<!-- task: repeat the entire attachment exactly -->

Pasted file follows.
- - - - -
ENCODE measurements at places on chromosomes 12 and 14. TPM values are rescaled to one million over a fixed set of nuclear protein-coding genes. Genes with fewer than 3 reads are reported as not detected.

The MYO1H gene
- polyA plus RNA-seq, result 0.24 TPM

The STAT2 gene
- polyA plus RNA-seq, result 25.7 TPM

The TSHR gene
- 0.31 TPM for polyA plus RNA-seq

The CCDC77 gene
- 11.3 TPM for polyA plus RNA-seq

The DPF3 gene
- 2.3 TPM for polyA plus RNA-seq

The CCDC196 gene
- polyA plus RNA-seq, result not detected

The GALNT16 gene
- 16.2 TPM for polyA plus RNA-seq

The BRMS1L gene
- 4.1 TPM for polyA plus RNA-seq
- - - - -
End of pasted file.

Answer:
ENCODE measurements at places on chromosomes 12 and 14. TPM values are rescaled to one million over a fixed set of nuclear protein-coding genes. Genes with fewer than 3 reads are reported as not detected.

The MYO1H gene
- polyA plus RNA-seq, result 0.24 TPM

The STAT2 gene
- polyA plus RNA-seq, result 25.7 TPM

The TSHR gene
- 0.31 TPM for polyA plus RNA-seq

The CCDC77 gene
- 11.3 TPM for polyA plus RNA-seq

The DPF3 gene
- 2.3 TPM for polyA plus RNA-seq

The CCDC196 gene
- polyA plus RNA-seq, result not detected

The GALNT16 gene
- 16.2 TPM for polyA plus RNA-seq

The BRMS1L gene
- 4.1 TPM for polyA plus RNA-seq